'Apology for apology' demand as Japan-S. Korea feud continues

August 24, 2012

THE ASAHI SHIMBUN

Prime Minister Yoshihiko Noda said South Korea's leader should apologize for demanding that Emperor Akihito apologize to Koreans for Japan's wartime acts if he wants to visit South Korea, in another tightening of tensions linked to a festering territorial dispute.

"(President Lee Myung-bak's demand) flies in the face of common sense. He should apologize and retract it," Noda said Aug. 23 at a meeting of the Lower House Budget Committee.

“It is looking like a game of chicken," said a government official in Seoul. "We cannot tell how far it might go.”

"Although (the emperor) wants to visit South Korea, I have told Japan he can only do so if he visits (the graves of) those who died in independence movements (against Japan) and apologizes to them from his heart," Lee said Aug. 14, addressing a seminar for teachers in Cheongwon, North Chungcheong province.

Akihito acceded the throne in 1989.

Noda protested the remarks in a letter delivered to South Korea's embassy in Tokyo on Aug. 17. In it, he also criticized Lee's Aug. 10 visit to the disputed Takeshima islets, which are administered by Seoul, and called Dokdo in South Korea.

South Korea rejected the letter. A diplomat tried to return it to Japan's Foreign Ministry on Aug. 23, but was denied entry on the orders of Foreign Minister Koichiro Genba.

"I have been told that the embassy’s cars were not allowed in,” said a senior official at the presidential office in Seoul. “Could something like this have happened?”

The letter was mailed later that day by registered post, the embassy said. It arrived at the Foreign Ministry on Aug. 24.

Genba said Japan will not send it back to South Korea, saying, "A further exchange (over the letter) is not conducive to maintaining Japan's dignity in diplomacy."

The snub played poorly with Japan's leadership.

"It completely lacks level-headedness," Noda said during the Budget Committee session. He indicated he may not meet with Lee on the sidelines of the Asia-Pacific Economic Cooperation summit in Vladivostok in early September.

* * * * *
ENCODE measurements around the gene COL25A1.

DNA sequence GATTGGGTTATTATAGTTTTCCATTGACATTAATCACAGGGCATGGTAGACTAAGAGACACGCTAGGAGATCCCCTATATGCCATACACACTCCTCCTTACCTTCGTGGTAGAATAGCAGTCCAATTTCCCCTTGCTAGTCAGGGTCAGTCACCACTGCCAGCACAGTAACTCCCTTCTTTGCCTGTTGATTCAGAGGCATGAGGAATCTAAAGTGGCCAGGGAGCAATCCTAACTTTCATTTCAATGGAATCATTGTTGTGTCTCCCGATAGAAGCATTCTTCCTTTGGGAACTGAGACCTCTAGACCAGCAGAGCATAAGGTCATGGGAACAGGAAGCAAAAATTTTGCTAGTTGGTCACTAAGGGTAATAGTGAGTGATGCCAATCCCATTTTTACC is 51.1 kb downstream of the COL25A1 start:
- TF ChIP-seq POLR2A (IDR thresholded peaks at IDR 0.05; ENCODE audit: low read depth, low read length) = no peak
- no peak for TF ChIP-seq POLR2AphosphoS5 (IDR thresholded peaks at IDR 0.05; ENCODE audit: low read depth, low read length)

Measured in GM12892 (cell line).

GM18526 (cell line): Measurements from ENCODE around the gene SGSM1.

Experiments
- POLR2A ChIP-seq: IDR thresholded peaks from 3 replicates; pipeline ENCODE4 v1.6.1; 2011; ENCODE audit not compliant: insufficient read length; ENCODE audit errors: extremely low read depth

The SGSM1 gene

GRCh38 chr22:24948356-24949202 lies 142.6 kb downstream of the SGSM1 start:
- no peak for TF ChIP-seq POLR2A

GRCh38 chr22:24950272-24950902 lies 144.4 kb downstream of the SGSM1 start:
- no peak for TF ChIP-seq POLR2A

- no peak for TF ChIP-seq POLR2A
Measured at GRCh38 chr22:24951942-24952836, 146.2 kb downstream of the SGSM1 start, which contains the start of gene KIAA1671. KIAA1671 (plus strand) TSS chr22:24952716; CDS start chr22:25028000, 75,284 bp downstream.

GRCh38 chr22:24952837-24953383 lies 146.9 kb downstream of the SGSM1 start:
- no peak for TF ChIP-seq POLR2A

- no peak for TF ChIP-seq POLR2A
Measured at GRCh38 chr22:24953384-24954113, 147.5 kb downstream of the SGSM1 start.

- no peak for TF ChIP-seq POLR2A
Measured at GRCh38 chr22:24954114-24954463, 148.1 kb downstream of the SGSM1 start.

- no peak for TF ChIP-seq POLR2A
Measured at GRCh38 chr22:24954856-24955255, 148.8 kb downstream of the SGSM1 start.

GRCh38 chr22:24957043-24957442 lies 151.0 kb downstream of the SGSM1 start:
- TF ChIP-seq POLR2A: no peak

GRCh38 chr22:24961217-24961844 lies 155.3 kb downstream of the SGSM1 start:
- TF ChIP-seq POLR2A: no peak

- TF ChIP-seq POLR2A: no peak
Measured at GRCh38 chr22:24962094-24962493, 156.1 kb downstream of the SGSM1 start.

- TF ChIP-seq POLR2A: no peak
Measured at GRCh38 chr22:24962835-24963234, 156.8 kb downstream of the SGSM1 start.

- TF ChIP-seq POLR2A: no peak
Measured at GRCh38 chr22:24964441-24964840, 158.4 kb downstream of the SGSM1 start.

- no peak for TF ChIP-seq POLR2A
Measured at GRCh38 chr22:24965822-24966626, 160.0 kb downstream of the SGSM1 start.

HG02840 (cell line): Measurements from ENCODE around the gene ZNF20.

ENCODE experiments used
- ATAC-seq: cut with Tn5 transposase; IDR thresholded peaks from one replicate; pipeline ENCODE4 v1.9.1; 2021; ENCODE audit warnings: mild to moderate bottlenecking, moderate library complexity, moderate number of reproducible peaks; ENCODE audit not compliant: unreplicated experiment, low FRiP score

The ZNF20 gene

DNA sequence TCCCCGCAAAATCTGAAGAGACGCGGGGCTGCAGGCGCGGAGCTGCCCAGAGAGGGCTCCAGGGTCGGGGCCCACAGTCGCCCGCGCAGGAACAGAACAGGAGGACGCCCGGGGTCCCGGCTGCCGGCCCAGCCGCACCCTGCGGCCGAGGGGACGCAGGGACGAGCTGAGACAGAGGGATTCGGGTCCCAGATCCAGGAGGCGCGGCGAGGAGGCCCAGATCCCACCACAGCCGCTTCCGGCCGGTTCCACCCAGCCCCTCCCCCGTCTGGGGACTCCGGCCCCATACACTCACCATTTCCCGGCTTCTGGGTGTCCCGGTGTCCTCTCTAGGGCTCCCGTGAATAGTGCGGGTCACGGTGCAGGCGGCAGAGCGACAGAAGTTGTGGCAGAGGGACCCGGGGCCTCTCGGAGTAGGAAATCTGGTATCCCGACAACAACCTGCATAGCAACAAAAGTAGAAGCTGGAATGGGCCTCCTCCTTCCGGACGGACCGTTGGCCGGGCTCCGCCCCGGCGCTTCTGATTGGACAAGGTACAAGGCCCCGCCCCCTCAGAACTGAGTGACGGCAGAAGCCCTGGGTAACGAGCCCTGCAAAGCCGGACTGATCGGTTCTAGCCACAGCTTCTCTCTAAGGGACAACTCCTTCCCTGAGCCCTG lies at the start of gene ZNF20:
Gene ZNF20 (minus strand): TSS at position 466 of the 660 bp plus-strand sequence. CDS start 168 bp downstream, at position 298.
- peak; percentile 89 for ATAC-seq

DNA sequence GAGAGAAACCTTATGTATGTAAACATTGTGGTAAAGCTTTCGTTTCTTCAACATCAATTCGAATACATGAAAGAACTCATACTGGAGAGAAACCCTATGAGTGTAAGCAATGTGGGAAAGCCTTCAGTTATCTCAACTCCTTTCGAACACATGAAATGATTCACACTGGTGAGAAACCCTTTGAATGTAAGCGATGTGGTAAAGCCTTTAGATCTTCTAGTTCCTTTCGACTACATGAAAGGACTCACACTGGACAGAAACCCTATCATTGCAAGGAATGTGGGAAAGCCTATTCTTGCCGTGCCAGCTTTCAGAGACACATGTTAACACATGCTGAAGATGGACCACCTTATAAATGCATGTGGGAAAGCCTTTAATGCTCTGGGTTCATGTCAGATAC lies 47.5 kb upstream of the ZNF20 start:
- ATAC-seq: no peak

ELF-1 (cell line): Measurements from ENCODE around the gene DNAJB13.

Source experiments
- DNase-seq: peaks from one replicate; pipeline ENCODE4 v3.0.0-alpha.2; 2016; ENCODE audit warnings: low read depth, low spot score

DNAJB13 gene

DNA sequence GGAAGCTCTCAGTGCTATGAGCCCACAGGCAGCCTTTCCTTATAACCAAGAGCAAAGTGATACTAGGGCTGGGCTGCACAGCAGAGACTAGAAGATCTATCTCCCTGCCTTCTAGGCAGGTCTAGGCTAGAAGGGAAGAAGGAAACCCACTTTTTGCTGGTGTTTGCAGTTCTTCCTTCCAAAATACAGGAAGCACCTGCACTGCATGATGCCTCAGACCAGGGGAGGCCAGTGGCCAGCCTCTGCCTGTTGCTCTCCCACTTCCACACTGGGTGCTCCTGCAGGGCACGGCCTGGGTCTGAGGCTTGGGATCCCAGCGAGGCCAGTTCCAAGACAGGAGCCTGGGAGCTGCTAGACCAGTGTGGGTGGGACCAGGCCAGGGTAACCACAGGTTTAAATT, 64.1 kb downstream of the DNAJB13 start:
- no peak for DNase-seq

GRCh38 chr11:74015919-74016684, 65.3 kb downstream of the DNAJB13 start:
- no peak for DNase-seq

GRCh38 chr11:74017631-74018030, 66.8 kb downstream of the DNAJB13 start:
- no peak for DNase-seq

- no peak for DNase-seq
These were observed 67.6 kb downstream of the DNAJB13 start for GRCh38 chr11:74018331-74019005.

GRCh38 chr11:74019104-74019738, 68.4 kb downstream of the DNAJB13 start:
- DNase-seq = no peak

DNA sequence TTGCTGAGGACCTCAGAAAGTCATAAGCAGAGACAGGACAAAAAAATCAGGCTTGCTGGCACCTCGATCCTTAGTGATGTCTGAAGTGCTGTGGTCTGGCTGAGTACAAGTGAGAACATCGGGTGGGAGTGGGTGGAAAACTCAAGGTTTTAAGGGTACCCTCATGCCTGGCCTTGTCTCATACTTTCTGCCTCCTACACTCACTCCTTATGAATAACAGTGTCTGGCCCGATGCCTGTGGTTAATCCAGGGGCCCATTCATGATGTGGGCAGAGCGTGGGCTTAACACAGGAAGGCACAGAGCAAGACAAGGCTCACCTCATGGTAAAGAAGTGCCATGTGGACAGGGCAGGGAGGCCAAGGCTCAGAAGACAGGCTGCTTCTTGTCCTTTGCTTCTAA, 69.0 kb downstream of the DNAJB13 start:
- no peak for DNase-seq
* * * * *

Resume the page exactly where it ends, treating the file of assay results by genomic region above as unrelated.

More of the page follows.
On Aug. 23, South Korea explained its decision to reject the letter.

"It contains unreasonable content that cannot be accepted," said a spokesman for South Korea's Ministry of Foreign Affairs and Trade. "It stands to reason that we return it."

Officials earlier said the letter contained an inaccuracy. It said Lee landed on one of the Takeshima islets in Shimane Prefecture, a name and administrative location unrecognized by Seoul.

South Korea's new fighting spirit toward Japan can be attributed in part to Japan's declining importance to its economy.

Lee said Aug. 13 Japan has less clout internationally than it once did.

South Korea's per-capita gross domestic product, which in 1996 was only a third of Japan's, has now increased to nearly half.

Last year for the first time South Korean trade topped $1 trillion (79 trillion yen). China's share jumped from 4 percent in 1992 to more than 20 percent in 2011, while Japan's share halved to 10 percent over the same period.

Companies like Samsung Electronics Co., LG Electronics Inc. and Hyundai Motor Co. have grown into global brands.

One British consulting company even ranked Samsung as the world's sixth greatest brand, above Toyota, the Yonhap news agency reported Aug. 23.

THE ASAHI SHIMBUN
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A South Korean diplomat is denied entry to the Foreign Ministry in Tokyo, as he attempts to return a letter, Aug. 23. (Shingo Kuzutani)

A South Korean diplomat is denied entry to the Foreign Ministry in Tokyo, as he attempts to return a letter, Aug. 23. (Shingo Kuzutani)

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  • A South Korean diplomat is denied entry to the Foreign Ministry in Tokyo, as he attempts to return a letter, Aug. 23. (Shingo Kuzutani)

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